The man he deposed from the ninth-inning job, Akinori Otsuka, traveled from Japan just for the weekend and his acceptance speech for the Rangers Pitcher of the Year Award was outstanding. In his broken but improving English, which he’s very proud of, he pointed to Art Howe in the crowd and expressed his thanks that Howe, who as Mets skipper twice complained to umpires about the hesitation in his delivery, won’t be complaining any more.
The Rangers appropriately recognized Mark and Leigh Teixeira’s increasing and inspiring presence in the Dallas-Fort Worth community, and Mark was appropriately blunt when he said, “I’ve never been a winner as a Texas Ranger. And it’s getting old. It really is. We’re ready to win in 2007.”
Frank Lucchesi’s tribute to Mark Holtz was really cool.
Jon Daniels and Michael Young were absent from the event for the first time each, though they recorded videotaped messages that were shown near the beginning of the program. Daniels delivered a message to the fans from the hospital, ducking away while making an ice chips run for his wife Robyn, who gave birth later that evening to seven pound, one ounce Lincoln Jacob. Young thanked the fans in his video message and took a dig at Teixeira, wondering aloud (though unable to do so with a straight face) how in the world Tex came away with the Good Guy Award.
The reason for Young’s absence, which was not explained at the event or by the press, was that he went back to UCSB for its baseball alumni weekend, an event he’d missed every year since reaching the big leagues with Texas.
Young was recruited by UCSB to play center field, but a scout told him after his freshman season that he’d have a better chance of getting drafted high if he moved to shortstop. He went to his coach, Bob Brontsema, and said he’d like to move to shortstop for his sophomore year, even though the Gauchos had already devoted a full scholarship to his high school teammate, a shortstop named Steve Medrano. Brontsema promised Young a chance to compete for the job, though, and as it turns out, Medrano was drafted by Kansas City the summer before he would have joined the UCSB program, and Young got the shortstop job. He would lead the conference in errors that season, but Brontsema kept him at shortstop as a junior in 1997, and he went to Toronto in the fifth round (the same round Medrano was taken by the Royals two years earlier).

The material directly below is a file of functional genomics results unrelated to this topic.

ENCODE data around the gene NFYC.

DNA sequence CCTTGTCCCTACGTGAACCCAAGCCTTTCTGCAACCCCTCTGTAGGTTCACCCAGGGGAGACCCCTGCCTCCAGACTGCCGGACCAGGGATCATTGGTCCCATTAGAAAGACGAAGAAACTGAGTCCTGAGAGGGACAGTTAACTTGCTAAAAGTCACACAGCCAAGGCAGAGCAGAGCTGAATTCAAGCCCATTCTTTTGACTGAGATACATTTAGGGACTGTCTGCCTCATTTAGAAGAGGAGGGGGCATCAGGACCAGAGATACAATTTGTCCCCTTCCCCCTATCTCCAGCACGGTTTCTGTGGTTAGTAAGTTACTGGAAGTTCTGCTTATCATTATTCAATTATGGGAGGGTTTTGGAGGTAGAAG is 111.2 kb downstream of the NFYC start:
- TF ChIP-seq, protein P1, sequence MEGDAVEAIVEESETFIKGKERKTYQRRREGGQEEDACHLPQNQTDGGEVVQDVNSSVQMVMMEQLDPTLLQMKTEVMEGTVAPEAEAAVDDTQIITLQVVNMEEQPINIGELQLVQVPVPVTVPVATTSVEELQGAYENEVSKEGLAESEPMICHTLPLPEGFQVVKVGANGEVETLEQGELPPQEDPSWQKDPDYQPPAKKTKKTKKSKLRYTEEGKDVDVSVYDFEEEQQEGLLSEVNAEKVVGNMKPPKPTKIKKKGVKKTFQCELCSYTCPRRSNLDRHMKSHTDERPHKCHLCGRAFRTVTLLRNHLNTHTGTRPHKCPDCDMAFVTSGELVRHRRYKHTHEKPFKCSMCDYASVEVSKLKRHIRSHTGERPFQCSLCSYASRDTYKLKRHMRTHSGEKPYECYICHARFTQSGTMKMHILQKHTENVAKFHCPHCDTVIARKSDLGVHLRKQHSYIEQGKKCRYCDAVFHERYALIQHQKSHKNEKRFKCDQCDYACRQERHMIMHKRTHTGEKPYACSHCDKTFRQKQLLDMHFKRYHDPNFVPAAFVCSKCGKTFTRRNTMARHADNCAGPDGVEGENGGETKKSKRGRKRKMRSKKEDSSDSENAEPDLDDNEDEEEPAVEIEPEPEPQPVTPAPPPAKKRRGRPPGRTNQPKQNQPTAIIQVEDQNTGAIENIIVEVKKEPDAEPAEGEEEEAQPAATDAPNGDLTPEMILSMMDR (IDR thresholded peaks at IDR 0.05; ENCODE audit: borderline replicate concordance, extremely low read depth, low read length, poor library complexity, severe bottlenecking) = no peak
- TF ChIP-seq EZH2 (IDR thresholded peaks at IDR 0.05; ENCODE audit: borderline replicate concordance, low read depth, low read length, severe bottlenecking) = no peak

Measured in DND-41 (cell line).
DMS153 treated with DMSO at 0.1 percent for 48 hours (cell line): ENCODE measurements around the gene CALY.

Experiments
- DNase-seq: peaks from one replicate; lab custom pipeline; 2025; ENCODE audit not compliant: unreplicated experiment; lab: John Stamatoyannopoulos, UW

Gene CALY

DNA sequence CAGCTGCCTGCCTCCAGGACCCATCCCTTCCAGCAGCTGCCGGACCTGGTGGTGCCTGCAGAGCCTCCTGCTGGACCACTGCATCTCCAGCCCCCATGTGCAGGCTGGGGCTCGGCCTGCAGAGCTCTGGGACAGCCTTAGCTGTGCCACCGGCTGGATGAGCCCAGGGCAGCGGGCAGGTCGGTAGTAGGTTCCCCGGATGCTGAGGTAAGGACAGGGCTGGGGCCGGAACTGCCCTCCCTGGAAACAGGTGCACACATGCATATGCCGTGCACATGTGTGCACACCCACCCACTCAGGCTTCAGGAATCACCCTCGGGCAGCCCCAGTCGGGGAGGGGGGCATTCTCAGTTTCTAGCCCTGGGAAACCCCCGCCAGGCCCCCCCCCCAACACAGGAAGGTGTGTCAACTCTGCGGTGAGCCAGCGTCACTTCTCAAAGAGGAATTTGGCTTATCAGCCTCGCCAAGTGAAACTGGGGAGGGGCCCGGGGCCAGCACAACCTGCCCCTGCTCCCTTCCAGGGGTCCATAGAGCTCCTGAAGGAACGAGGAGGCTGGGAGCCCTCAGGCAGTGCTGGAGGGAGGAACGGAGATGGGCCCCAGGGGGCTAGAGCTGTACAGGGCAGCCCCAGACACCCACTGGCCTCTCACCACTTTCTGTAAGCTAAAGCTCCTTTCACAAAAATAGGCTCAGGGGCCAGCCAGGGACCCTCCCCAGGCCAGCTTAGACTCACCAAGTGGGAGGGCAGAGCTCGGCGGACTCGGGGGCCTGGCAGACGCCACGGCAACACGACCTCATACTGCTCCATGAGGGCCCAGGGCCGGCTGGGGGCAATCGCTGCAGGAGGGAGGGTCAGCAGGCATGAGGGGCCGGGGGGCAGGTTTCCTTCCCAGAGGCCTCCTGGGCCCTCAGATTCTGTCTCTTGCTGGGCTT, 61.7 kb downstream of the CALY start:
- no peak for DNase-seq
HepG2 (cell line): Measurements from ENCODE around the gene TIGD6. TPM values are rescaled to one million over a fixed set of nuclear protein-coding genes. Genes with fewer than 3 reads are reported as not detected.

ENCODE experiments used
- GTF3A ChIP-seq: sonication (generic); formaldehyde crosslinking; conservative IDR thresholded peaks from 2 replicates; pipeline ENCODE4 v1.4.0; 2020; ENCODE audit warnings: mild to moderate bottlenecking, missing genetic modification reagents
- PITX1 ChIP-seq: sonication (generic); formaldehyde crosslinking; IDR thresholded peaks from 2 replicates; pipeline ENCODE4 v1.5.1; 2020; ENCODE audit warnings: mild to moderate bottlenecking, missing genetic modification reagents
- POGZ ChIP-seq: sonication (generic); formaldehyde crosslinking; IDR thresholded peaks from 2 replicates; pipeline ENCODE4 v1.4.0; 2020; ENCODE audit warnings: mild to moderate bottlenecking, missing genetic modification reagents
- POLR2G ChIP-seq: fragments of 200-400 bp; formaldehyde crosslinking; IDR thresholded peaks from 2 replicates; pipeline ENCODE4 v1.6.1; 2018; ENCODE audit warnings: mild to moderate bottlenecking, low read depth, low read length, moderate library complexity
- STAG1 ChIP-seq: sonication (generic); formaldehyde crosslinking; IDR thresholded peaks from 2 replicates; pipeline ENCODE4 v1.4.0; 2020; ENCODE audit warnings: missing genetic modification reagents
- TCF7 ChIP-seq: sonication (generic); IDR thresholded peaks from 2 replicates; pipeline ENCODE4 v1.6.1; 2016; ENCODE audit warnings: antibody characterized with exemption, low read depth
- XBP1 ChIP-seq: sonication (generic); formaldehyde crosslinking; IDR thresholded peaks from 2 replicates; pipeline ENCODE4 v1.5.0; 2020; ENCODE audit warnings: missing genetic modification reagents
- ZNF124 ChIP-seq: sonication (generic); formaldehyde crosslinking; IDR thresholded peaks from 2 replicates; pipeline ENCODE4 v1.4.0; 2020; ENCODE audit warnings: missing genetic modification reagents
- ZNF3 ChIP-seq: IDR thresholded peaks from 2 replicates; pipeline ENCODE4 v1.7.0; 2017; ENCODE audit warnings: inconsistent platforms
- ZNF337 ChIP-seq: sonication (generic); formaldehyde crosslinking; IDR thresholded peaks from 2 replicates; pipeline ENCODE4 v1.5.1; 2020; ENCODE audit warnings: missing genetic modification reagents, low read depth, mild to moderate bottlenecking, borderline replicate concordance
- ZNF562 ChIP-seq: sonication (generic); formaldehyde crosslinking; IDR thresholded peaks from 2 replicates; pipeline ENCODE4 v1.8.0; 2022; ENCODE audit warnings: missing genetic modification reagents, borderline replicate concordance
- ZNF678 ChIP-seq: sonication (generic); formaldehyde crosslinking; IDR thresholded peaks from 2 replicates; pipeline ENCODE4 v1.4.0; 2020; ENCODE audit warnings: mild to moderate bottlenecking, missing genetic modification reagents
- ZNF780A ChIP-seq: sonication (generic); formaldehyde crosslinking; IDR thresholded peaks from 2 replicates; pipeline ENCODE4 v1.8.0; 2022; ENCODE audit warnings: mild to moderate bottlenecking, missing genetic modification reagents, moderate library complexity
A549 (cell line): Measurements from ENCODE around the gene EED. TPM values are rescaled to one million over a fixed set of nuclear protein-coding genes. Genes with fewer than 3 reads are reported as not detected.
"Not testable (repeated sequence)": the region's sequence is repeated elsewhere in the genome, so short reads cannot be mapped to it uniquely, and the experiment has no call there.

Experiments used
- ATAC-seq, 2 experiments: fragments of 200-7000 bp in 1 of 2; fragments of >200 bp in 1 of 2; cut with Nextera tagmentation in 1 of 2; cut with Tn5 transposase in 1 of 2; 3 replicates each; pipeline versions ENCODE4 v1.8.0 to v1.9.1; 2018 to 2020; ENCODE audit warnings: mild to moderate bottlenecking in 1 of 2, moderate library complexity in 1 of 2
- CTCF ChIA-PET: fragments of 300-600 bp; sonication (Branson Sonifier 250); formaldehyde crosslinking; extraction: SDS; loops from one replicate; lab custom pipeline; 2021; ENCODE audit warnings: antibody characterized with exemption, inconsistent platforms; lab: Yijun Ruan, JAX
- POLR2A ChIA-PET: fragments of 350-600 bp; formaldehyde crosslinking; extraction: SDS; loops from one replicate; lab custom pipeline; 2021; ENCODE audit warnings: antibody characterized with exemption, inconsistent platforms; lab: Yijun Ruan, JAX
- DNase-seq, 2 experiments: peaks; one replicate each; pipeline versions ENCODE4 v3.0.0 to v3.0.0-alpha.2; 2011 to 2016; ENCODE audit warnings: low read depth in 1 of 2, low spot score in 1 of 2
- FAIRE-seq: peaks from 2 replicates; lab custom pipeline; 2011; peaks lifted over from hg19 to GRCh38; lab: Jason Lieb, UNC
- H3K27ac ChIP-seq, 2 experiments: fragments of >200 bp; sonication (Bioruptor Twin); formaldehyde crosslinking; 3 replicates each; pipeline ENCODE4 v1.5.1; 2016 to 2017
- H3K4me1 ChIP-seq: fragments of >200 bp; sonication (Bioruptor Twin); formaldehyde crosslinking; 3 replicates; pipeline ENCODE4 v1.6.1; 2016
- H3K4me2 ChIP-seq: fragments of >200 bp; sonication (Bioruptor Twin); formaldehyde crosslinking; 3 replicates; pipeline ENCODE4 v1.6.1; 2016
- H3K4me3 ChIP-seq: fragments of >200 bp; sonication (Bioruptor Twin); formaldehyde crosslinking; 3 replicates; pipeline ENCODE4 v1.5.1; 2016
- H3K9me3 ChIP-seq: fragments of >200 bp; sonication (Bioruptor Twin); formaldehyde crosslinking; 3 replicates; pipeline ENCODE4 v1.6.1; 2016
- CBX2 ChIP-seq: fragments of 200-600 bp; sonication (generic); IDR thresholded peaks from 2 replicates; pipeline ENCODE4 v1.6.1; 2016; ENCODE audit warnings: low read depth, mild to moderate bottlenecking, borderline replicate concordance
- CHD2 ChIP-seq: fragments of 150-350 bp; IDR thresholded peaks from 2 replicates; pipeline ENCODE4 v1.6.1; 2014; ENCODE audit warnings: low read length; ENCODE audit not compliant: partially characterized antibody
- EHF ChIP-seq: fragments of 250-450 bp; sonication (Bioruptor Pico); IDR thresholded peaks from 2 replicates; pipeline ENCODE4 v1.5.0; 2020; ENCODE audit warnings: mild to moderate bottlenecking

Young made a commitment to Brontsema, one of the first baseball men (and we all know there have been several) who took some heat for standing behind Young, to be in Santa Barbara for the weekend. He took with him a bunch of his old equipment (bats, batting gloves, etc.) to give to the current UCSB team to use in practice.
The events in Arlington weren’t the same without Young there, to be sure, but what Young did with his weekend is another example (as if we needed one) of the kind of stand-up guy he is.
I wish the fans could have had the chance to be in the same room as Ron Washington this weekend, but he was unable to attend because of a death in the family.
This weekend always gets my blood pumping, and this year my adrenaline is ratcheted up even more than usual because, like Ella Gold’s Dad and Aislynn Hurley’s Dad and Lincoln Jacob Daniels’s Dad and Ron Washington, I’m about to embark on a pretty big step in my life. Six of my partners and I are about to start up our own law firm.
It’s exciting and nerve-wracking and daunting, but no more so than a couple young ballplayers about to get their first experience in major league camp or a couple having their first child or a lifelong baseball man getting to manage his first big league club. I don’t want to forget what these next couple weeks are going to feel like (the soundtrack’s going to be Incubus’s “Light Grenades”), all the good and all the bad, which makes me no different from Gold or Hurley or Daniels or Washington.
This is one of those times in my life when I know that, for a good while, I won’t get nearly enough sleep because I’ll be so fired up to wake up each day and get rolling. The formidable baseball optimist in me is thankful that this career move of mine will coincide roughly with those perfect words: Pitchers and Catchers Report.
Whether it’s the expectations I have for my baseball team as the scrape of cleats and the pop of the catcher’s mitt perk up my senses, or, on a professional level, the exhilaration of creating something that’s, at the same time, brand new and well established, this is no time to let uncertainty creep in and buzzkill the whole thing.
“Kill your doubt/With the coldest of weapons: Confidence.”